Over a year after landslide, repairs begin on May Valley Road

July 19, 2015

NEW — 6 a.m. July 19, 2015

After over a year of being reduced to just one lane, Southeast May Valley Road will be closed to all traffic beginning July 20.

The King County Department of Transportation will repair damage done to the road by a landslide in March 2014. The road is expected to stay closed for approximately six weeks.

The affected section of road runs between 223rd Avenue Southeast and 229th Drive Southeast. May Valley Road traffic is being detoured onto Issaquah-Hobart Road Southeast, Newport Way Northwest and state Route 900.

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May Valley Road yet to rebuild one year after landslide

March 3, 2015

If you have driven May Valley Road anytime in the past year, you likely noticed the road is reduced to one lane between roughly 223rd Avenue Southeast and 229th Drive Southeast.

At the same time, you also may have noticed that while the south side of the road is blocked from traffic, there has been absolutely no sign of any construction work. Automated, solar-powered traffic signals allow vehicles to travel the effected stretch of road in alternating directions.

King County closed the south side of the road following a landslide that damaged that road in early 2014, said Rochelle Ogershok, a spokeswoman for the King County Road Services Division.

By Tom Corrigan Westbound cars last week on Southeast May Valley Road proceed on the one-lane restricted King County road after the automated traffic signal turns green.

By Tom Corrigan
Westbound cars last week on Southeast May Valley Road proceed on the one-lane restricted King County road after the automated traffic signal turns green.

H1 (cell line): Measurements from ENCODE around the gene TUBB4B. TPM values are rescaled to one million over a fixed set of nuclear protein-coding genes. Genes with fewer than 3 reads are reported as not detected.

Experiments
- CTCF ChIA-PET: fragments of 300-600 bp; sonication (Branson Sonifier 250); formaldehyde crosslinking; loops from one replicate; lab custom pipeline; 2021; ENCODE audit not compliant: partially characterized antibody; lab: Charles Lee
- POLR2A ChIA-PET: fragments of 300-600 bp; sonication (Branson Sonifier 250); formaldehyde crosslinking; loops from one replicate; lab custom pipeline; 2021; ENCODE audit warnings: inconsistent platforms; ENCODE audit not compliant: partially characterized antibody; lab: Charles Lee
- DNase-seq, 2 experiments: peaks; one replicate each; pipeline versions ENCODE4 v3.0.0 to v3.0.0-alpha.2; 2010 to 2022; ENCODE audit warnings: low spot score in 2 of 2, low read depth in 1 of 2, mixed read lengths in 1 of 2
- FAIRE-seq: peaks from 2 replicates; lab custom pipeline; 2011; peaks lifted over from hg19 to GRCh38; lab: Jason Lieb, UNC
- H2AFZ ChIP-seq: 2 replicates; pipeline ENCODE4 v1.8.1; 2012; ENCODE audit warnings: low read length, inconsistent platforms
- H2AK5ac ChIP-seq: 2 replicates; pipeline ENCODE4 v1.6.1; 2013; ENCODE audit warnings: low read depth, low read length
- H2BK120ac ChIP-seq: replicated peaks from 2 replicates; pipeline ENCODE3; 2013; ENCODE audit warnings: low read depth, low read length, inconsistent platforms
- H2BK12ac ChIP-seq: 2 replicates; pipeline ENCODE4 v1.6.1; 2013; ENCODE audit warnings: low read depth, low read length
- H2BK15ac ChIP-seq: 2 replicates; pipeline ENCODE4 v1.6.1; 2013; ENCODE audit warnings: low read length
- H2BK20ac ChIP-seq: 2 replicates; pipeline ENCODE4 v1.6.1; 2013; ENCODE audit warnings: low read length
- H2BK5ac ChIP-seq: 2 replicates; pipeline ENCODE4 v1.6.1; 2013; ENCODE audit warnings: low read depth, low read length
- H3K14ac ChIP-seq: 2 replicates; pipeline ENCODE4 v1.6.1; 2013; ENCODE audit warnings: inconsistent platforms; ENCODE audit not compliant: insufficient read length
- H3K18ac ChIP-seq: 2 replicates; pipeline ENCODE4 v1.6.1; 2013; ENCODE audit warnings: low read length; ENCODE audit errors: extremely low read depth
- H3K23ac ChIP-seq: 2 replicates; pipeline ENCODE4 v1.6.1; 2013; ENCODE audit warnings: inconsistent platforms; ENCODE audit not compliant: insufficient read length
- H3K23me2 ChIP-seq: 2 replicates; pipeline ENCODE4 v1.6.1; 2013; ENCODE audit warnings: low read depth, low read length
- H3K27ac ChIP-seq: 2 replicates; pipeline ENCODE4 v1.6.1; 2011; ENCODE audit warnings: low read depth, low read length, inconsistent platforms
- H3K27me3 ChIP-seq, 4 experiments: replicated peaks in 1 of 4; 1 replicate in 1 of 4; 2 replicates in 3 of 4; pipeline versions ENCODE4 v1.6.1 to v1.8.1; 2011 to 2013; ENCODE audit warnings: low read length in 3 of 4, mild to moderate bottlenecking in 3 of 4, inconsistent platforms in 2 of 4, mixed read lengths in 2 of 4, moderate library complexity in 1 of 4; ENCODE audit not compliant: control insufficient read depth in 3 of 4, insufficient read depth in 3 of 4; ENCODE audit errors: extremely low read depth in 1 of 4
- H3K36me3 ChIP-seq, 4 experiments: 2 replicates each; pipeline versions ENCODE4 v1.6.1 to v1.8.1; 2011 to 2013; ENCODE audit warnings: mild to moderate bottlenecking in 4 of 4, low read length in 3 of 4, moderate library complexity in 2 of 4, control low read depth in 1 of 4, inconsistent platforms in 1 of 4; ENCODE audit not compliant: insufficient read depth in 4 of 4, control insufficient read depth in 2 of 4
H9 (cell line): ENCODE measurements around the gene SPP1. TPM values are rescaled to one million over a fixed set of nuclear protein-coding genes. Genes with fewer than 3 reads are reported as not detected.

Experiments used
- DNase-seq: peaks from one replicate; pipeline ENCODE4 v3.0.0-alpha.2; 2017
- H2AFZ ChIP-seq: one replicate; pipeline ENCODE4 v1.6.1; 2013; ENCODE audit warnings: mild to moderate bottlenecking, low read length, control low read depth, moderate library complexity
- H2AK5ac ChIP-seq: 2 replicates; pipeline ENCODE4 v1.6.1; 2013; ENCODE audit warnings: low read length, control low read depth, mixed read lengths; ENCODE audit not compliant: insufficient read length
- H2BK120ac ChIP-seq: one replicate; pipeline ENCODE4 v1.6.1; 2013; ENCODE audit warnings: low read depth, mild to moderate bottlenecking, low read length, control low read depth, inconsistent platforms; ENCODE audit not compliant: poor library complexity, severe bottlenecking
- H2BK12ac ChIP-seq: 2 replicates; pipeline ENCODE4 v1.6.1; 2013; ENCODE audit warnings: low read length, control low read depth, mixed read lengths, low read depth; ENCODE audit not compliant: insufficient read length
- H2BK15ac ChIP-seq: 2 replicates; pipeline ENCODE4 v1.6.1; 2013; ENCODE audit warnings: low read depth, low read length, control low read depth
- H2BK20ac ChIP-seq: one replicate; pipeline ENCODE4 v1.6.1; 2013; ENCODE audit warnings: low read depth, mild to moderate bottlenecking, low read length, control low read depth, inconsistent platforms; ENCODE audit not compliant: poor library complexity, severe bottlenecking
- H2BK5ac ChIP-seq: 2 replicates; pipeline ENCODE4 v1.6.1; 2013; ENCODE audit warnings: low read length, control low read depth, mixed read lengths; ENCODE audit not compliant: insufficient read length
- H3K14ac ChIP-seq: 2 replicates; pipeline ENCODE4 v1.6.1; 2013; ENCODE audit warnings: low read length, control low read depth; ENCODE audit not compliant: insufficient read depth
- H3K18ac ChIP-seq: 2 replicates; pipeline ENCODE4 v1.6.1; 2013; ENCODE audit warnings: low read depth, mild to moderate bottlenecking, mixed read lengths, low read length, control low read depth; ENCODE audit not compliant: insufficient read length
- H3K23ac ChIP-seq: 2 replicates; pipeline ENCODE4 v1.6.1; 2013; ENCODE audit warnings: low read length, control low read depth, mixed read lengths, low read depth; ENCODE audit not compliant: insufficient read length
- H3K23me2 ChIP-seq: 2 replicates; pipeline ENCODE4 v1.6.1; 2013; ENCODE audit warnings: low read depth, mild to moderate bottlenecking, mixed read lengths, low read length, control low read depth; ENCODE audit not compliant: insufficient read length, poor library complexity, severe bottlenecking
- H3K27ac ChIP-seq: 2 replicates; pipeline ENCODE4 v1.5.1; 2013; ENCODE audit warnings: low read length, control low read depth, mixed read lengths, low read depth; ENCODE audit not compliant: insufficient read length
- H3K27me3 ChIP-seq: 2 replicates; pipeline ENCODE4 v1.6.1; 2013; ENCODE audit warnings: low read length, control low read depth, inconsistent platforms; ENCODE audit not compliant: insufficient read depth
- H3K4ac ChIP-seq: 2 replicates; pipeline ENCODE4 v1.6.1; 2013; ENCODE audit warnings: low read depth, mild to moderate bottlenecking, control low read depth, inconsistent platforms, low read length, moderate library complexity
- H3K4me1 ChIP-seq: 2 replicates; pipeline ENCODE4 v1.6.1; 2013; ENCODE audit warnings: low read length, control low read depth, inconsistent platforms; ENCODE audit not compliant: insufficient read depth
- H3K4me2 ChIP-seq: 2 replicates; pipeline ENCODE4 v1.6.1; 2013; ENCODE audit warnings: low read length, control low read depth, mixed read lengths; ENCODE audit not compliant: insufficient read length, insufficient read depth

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New cycle track connects trail system

September 16, 2014

A new cycle track now completes the regional trail link between Issaquah and Preston.

King County recently installed a 0.7-mile cycle track along High Point Way, just east of the High Point to Preston regional trail that runs parallel to Interstate 90.

“Filling this gap between Issaquah and Preston allows a cyclist to travel from the Burke-Gilman Trail in Seattle to an overlook at Snoqualmie Falls, a scenic 50-mile journey,” Cynthia Welti, executive director of the Mountains to Sound Greenway Trust, said in a news release.

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New bridge construction gets under way today for Fifteen Mile Creek near Issaquah

August 15, 2013

NEW — 6 a.m. Aug. 15, 2013

Workers from the King County Road Services Division will begin constructing a new bridge spanning Fifteen Mile Creek on 240th Avenue Southeast, north of Southeast Tiger Mountain Road, beginning today.

During construction, there will be a temporary road to provide access until the new bridge is completed, estimated to be in late October or early November.

The aging bridge is structurally deficient and the foundation is “scour critical,” according to the King County page on the project. Since sustaining flood damage in 2009, it has supported only one lane of traffic.

With the new bridge, drivers will have a wider precast slab structure that ensures construction that is more efficient and more economical than other designs.

Find additional project details and see a map of the area here.

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Crews prepare for wintry conditions as mercury drops

January 10, 2013

NEW — 6 p.m. Jan. 10, 2013

Issaquah, King County and state road crews prepared for snow Thursday, as forecasters urged caution on roads, and rain threatened to turn to snow and create icy morning commutes Friday.

The city placed public works crews on standby Thursday to prepare for possible road hazards related to the winter weather.

King County prepared for a beefed-up response to ice and snow. Overnight, ice buildup on already-damp roadways is a concern for road crews.

The county put extra crews on the road for response, and as many as 12 trucks could remain on duty throughout the night. In addition to anti-icing operations, crews sand roads and plow slush or snow as necessary.

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Unincorporated King County residents avoid $20 roads fee

December 18, 2012